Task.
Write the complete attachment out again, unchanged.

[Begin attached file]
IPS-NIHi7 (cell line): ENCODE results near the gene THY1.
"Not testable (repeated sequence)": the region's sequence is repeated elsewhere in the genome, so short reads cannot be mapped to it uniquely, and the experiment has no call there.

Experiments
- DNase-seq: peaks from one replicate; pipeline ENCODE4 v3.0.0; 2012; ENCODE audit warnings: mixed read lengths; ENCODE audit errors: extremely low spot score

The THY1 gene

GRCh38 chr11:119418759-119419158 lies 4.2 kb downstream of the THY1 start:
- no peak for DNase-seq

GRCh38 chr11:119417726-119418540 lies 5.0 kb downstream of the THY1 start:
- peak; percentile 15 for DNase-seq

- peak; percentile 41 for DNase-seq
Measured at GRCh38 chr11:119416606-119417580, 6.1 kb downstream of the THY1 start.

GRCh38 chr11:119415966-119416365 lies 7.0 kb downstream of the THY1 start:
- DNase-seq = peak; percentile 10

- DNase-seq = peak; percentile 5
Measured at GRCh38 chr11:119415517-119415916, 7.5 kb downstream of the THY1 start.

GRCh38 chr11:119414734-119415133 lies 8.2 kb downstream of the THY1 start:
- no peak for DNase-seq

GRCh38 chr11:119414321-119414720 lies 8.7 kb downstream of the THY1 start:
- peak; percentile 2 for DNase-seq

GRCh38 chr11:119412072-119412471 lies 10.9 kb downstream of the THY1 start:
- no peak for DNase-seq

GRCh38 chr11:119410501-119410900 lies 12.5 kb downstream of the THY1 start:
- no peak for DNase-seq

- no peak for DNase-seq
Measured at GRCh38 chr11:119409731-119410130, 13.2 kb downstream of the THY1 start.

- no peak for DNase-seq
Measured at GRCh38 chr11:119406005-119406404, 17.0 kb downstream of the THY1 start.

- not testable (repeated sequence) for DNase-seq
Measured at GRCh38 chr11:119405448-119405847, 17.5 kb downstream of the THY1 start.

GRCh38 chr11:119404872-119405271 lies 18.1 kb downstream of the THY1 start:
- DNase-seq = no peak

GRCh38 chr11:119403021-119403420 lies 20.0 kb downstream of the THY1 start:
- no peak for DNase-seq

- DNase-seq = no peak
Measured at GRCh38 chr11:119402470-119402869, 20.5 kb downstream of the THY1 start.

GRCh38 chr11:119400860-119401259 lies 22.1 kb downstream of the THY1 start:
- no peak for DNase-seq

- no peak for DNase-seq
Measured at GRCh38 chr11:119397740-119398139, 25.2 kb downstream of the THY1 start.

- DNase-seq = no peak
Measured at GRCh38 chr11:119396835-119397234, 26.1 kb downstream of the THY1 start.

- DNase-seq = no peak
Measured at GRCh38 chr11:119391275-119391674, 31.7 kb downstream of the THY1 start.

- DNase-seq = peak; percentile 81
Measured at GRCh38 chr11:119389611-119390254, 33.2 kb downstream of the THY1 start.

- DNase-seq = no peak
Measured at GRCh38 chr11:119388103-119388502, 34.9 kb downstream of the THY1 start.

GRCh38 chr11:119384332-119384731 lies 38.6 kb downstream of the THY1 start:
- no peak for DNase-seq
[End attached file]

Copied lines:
IPS-NIHi7 (cell line): ENCODE results near the gene THY1.
"Not testable (repeated sequence)": the region's sequence is repeated elsewhere in the genome, so short reads cannot be mapped to it uniquely, and the experiment has no call there.

Experiments
- DNase-seq: peaks from one replicate; pipeline ENCODE4 v3.0.0; 2012; ENCODE audit warnings: mixed read lengths; ENCODE audit errors: extremely low spot score

The THY1 gene

GRCh38 chr11:119418759-119419158 lies 4.2 kb downstream of the THY1 start:
- no peak for DNase-seq

GRCh38 chr11:119417726-119418540 lies 5.0 kb downstream of the THY1 start:
- peak; percentile 15 for DNase-seq

- peak; percentile 41 for DNase-seq
Measured at GRCh38 chr11:119416606-119417580, 6.1 kb downstream of the THY1 start.

GRCh38 chr11:119415966-119416365 lies 7.0 kb downstream of the THY1 start:
- DNase-seq = peak; percentile 10

- DNase-seq = peak; percentile 5
Measured at GRCh38 chr11:119415517-119415916, 7.5 kb downstream of the THY1 start.

GRCh38 chr11:119414734-119415133 lies 8.2 kb downstream of the THY1 start:
- no peak for DNase-seq

GRCh38 chr11:119414321-119414720 lies 8.7 kb downstream of the THY1 start:
- peak; percentile 2 for DNase-seq

GRCh38 chr11:119412072-119412471 lies 10.9 kb downstream of the THY1 start:
- no peak for DNase-seq

GRCh38 chr11:119410501-119410900 lies 12.5 kb downstream of the THY1 start:
- no peak for DNase-seq

- no peak for DNase-seq
Measured at GRCh38 chr11:119409731-119410130, 13.2 kb downstream of the THY1 start.

- no peak for DNase-seq
Measured at GRCh38 chr11:119406005-119406404, 17.0 kb downstream of the THY1 start.

- not testable (repeated sequence) for DNase-seq
Measured at GRCh38 chr11:119405448-119405847, 17.5 kb downstream of the THY1 start.

GRCh38 chr11:119404872-119405271 lies 18.1 kb downstream of the THY1 start:
- DNase-seq = no peak

GRCh38 chr11:119403021-119403420 lies 20.0 kb downstream of the THY1 start:
- no peak for DNase-seq

- DNase-seq = no peak
Measured at GRCh38 chr11:119402470-119402869, 20.5 kb downstream of the THY1 start.

GRCh38 chr11:119400860-119401259 lies 22.1 kb downstream of the THY1 start:
- no peak for DNase-seq

- no peak for DNase-seq
Measured at GRCh38 chr11:119397740-119398139, 25.2 kb downstream of the THY1 start.

- DNase-seq = no peak
Measured at GRCh38 chr11:119396835-119397234, 26.1 kb downstream of the THY1 start.

- DNase-seq = no peak
Measured at GRCh38 chr11:119391275-119391674, 31.7 kb downstream of the THY1 start.

- DNase-seq = peak; percentile 81
Measured at GRCh38 chr11:119389611-119390254, 33.2 kb downstream of the THY1 start.

- DNase-seq = no peak
Measured at GRCh38 chr11:119388103-119388502, 34.9 kb downstream of the THY1 start.

GRCh38 chr11:119384332-119384731 lies 38.6 kb downstream of the THY1 start:
- no peak for DNase-seq